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Chevrolet Captiva review

From the inventor of the SUV, Diesel only with two new engines
Chevrolet Captiva review 2011

New 6-speed manual and auto transmissions
More aggressive exterior and enhanced up-market interior
Rating *** out of five

For- proven running gear, nice fit and finish inside and out, five year 100,000 mile warranty
Against- high depreciation, uneconomical, high CO2 automatic

Chevrolet is the world’s 4th largest brand
Chevrolet owner General Motors has just announced impressive quarterly profits of $3.2 billion and as, with annual sales of 4 million Chevrolet is its largest global brand it must take some credit. Chevrolet today is comprised of the USA brand it has always been in addition to what was left of Daewoo in Europe. At the time it seemed a strange concoction but judging by its European market share of 2.5% it is working. Progress in the overcrowded, highly competitive UK market is not quite so encouraging with a fall in market share in 2010 and 2011 year to date. Hopefully the seven new models this year the tide will turn and the brand will begin to achieve the same success here that it has elsewhere.

Another version of the Opel / Vauxhall Antara
Chevrolet claims to have invented the SUV in the 1930s with the iconic Suburban, a name plate which is still around in the USA today 7 decades later. The Captiva, one of the new models has a great deal in common with the Vauxhall and Opel Antara but manages to look different and arguably fresher.

Sharing platforms brings huge benefits with access to an enormous parts bin and the buying power to achieve fit and finish standards far above the price level.

Chevrolet Captiva review 2011The Captiva is usefully available with five or seven seats and with two or four-wheel drive, the two-wheel drive making do with the lower powered 163 PS diesel giving better CO2 although not sufficiently better to affect either road fund licence prices or benefit- in-kind tax.

The Captiva was originally launched in 2006 and marked a turning point for the brand signalling Chevrolet’s intention to aspire to mainstream status in Europe. Sales of 120,000 across Europe over its 4½ year life suggests it has succeeded.

It must have been pretty good back then because there have only been relatively minor alterations and the addition of new engines and 6-speed transmissions and it feels right up to date. Sensibly Chevrolet no longer bothers with petrol engines relying on 163 and 184 hp versions of a well proven 2.2 litre GM diesel. The new 6-speed manual gearbox is excellent but the automatic while smooth and responsive enough in use is not up to the efficiency levels of competitors’ offerings. A combined mpg of 37.8 and CO2 emissions of 203 g/km are not acceptable in these austere times with diesel costing £1.43 a litre.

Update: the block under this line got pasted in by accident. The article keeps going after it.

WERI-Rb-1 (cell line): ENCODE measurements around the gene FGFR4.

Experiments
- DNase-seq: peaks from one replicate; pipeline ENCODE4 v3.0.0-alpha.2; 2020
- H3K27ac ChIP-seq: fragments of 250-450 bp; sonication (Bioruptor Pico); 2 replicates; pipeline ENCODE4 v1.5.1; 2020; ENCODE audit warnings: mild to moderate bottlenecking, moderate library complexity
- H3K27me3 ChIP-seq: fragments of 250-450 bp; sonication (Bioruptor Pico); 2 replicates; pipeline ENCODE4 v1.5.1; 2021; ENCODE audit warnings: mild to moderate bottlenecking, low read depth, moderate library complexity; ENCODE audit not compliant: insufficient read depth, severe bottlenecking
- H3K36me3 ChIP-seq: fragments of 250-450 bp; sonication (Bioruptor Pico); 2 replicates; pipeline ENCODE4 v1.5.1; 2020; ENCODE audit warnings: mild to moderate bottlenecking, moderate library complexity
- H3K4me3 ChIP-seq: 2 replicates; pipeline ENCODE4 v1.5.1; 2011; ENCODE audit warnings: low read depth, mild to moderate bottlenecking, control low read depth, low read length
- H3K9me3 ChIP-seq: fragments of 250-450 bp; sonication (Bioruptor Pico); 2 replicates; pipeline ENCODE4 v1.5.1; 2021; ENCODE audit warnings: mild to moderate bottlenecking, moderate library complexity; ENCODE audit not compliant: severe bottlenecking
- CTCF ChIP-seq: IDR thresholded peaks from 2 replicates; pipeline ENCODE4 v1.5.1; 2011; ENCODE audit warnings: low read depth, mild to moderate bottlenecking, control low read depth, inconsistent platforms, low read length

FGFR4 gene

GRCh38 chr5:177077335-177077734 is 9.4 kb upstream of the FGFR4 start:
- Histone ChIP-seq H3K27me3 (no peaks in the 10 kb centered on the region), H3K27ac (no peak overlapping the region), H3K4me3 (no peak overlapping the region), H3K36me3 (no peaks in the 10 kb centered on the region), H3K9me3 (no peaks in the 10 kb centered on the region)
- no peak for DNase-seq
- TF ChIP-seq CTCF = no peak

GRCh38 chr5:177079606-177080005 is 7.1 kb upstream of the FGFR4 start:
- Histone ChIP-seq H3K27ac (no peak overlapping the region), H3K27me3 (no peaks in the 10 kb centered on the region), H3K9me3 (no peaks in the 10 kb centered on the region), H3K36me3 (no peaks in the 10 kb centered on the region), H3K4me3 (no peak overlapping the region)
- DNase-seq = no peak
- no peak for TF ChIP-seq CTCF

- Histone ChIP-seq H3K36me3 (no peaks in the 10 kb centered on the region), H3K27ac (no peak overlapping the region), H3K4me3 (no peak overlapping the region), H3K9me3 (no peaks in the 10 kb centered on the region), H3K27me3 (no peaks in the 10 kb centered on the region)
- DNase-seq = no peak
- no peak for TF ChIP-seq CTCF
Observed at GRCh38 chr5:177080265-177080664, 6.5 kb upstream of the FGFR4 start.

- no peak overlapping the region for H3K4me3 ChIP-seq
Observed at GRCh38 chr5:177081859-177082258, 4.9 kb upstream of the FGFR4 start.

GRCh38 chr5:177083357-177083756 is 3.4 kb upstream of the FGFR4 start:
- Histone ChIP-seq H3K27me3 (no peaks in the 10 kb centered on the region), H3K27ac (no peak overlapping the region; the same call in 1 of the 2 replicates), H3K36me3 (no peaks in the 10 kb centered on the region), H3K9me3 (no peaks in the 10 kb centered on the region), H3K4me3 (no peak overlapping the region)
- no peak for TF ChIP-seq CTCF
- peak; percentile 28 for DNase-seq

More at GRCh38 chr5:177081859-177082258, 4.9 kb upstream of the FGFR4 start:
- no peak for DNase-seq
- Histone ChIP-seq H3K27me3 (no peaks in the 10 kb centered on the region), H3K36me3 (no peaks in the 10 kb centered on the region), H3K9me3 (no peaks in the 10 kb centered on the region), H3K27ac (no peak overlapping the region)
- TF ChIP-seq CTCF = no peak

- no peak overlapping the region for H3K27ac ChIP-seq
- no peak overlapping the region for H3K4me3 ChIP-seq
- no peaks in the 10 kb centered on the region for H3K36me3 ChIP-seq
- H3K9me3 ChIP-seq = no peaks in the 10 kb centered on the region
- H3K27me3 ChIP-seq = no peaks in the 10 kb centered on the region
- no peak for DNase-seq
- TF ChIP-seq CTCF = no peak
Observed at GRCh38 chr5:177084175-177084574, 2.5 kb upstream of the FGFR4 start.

What’s the point of a 2-wheel drive SUV?
It will be interesting to see how many front-wheel drive versions are sold after last year’s appalling winter. After all, what is the point of having a car that looks like a 4×4 but gets stuck when it turns icy? It is difficult to work out how much you save by going for two-wheel drive as that version is only available in one level of trim, the LS which isn’t available as a 4×4. It certainly makes little difference to co2 and fuel consumption figures.

Chevrolet Captiva review 2011The great benefit of buying a car from a brand trying to establish itself in the British market is that the equipment tally tends to be much higher. The cheapest Captiva, the front-wheel drive LS at just £21,995 comes with Bluetooth, speed-sensitive power steering, folding mirrors, six speaker radio / CD with MP3 compatibility, eight-way adjustable driver’s seat, two piece tailgate, rain-sensing rear wiper, roof rails, 17” alloy wheels, air conditioning, all-round electric windows and air conditioning.

The 184 hp LT at £27,695 (auto – £29,245) has on-demand all-wheel drive, seven seats, climate control, half-leather trim, solar control glass, rear parking distance sensors, rain-sensing front wipers, automatic lights, automatic dimming mirror, cruise control, leather trimmed steering wheel and gear lever knob.

The top of the range LTZ at £30,295 (auto – £31,845) wants for nothing with full leather, a rather good ‘satnav’, rear view reversing camera, electrically adjustable driver’s seat, 19” alloy wheels, privacy glass and headlamp washers.

Power of the dealers
Chevrolet is not well known in the UK and its sales here are much more down to customer loyalty to a local dealer than would be the case with a mainstream brand. The power of brands such as Ford or BMW is such that people want to buy them and will find an outlet at which to do so. In the case of a low awareness brand such as Chevrolet the customer often trusts his local dealer and will but whatever brand he happens to sell and recommends. Daewoo achieved some success in the UK with sales of nearly 33,000 annually in 1999 and many Daewoo dealers now sell Chevrolet.

Chevrolet Captiva review 2011

With those seven new models 2011 could be a critical year for Chevrolet in the UK because if it cannot break through with a new model line-up its days are numbered

© Robert Couldwell – May 2011
for publication on Wintons World

 Chevrolet Captiva 2.2 VCDi AWD
Engine:2.2 litre 4-cylinder diesel
184 hp @ 3,800
400 Nm @ 2,000
6-speed manual
all wheels
Acceleration:0-62 mph -100 km/h – 9.3 seconds
Top Speed:124 mph-200 km/h
Fuel Consumption:
claimed combined – 42.8 mpg-6.6 l/100 km
CO2:174 g/km
Emissions class:
Euro V
Length:4,673 mm
1,878 kg
5-years-100,000 miles
Boot capacity:
477/942 litres
Competition:Toyota RAV4, Ford Kuga, Honda CRV, VW Tiguan, Jeep Compass, Vauxhall Antara
For:proven running gear, nice fit and finish inside and out, 5 year 100,000 mile warranty
Against:high depreciation, uneconomical, high CO2 automatic
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